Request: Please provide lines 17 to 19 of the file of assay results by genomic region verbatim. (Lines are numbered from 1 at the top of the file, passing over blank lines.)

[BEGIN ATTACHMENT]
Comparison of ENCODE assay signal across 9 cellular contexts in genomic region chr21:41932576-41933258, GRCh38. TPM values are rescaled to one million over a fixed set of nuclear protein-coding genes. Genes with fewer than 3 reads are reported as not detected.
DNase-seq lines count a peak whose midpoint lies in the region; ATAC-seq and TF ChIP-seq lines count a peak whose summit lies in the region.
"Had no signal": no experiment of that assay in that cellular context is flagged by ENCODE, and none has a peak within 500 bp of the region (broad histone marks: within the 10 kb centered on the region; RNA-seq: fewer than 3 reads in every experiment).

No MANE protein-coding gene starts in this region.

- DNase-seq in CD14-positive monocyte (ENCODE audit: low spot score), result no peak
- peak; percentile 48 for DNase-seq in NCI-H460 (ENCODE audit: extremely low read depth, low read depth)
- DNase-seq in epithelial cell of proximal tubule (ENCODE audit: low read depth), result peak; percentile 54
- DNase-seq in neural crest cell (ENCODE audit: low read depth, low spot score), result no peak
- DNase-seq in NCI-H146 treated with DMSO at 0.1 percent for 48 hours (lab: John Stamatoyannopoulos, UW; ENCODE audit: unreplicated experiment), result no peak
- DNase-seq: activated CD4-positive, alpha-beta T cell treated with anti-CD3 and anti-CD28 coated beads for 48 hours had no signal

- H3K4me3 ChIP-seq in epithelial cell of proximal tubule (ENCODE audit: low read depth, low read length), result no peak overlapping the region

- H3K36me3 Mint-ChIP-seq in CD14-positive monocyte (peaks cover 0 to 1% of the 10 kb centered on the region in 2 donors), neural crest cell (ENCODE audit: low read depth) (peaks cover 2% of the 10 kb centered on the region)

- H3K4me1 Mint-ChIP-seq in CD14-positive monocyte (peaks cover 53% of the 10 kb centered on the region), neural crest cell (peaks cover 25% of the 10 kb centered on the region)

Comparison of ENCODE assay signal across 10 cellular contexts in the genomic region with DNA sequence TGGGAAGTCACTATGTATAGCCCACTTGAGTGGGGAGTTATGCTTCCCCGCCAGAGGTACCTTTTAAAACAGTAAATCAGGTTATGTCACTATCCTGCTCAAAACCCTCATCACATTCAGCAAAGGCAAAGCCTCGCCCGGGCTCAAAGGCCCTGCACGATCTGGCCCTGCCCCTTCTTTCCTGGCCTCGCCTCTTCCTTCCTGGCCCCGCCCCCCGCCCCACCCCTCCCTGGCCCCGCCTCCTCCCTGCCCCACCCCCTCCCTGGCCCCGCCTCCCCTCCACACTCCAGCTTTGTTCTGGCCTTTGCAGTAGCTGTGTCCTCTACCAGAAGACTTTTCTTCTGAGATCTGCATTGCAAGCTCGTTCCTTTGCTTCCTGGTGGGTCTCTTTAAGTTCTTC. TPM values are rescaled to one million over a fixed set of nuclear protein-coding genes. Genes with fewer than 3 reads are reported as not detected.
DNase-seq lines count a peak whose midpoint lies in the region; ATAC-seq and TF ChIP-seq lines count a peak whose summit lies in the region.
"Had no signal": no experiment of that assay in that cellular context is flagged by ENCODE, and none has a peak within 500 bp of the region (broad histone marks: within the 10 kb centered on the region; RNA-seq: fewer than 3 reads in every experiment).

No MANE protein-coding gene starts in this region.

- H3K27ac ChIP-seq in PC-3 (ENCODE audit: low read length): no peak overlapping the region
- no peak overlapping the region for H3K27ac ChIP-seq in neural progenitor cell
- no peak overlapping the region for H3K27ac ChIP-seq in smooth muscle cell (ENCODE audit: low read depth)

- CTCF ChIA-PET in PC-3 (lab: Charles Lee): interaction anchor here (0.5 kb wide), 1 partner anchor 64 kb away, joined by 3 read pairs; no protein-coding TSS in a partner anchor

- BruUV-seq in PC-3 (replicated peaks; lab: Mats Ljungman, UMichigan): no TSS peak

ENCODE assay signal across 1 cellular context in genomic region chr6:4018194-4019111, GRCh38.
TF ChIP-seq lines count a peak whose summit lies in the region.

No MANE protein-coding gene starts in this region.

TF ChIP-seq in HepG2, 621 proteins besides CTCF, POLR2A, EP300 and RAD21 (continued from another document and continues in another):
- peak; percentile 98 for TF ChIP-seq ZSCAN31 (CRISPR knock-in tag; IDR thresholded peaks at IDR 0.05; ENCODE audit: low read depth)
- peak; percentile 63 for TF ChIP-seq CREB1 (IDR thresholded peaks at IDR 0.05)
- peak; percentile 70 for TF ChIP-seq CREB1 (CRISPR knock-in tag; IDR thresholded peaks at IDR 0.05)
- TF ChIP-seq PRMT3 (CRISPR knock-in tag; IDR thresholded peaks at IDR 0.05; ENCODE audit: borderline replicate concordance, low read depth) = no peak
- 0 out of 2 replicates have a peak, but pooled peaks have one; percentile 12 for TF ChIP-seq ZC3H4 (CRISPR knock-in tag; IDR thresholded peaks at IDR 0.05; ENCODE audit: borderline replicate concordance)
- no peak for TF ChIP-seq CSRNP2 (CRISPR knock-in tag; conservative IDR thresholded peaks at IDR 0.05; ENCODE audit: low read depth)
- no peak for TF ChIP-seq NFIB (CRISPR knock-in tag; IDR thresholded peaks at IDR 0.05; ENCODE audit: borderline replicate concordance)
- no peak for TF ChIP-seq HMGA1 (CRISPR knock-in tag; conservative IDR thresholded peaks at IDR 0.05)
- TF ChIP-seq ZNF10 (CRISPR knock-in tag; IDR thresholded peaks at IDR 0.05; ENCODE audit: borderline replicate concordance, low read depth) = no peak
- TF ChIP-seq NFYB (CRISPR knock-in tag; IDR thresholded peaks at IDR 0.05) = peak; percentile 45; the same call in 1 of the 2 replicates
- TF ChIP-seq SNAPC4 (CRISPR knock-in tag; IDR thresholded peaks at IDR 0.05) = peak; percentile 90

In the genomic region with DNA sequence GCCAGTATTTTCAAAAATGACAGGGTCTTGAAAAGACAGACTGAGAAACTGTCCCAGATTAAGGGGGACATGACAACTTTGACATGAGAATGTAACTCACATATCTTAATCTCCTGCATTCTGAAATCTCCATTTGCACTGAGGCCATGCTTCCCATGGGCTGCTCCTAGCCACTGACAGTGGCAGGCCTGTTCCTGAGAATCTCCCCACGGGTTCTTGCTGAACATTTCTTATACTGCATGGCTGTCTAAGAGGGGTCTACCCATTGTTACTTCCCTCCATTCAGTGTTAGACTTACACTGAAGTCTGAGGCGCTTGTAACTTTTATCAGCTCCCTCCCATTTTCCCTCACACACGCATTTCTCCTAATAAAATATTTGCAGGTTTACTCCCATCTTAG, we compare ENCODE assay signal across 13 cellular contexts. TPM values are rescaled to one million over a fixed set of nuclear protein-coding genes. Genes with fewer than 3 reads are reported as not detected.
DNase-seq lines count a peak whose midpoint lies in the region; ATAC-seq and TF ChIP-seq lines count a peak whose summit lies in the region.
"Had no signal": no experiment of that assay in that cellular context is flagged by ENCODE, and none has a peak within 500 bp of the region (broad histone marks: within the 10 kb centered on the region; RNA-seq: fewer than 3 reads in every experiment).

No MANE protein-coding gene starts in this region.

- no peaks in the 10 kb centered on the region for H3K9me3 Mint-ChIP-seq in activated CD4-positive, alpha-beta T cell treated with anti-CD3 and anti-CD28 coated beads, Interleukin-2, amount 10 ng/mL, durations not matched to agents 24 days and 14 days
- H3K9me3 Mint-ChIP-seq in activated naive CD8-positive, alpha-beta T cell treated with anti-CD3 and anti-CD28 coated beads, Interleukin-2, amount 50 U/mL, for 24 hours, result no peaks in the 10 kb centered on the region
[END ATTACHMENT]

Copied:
No MANE protein-coding gene starts in this region.

- H3K27ac ChIP-seq in PC-3 (ENCODE audit: low read length): no peak overlapping the region
- no peak overlapping the region for H3K27ac ChIP-seq in neural progenitor cell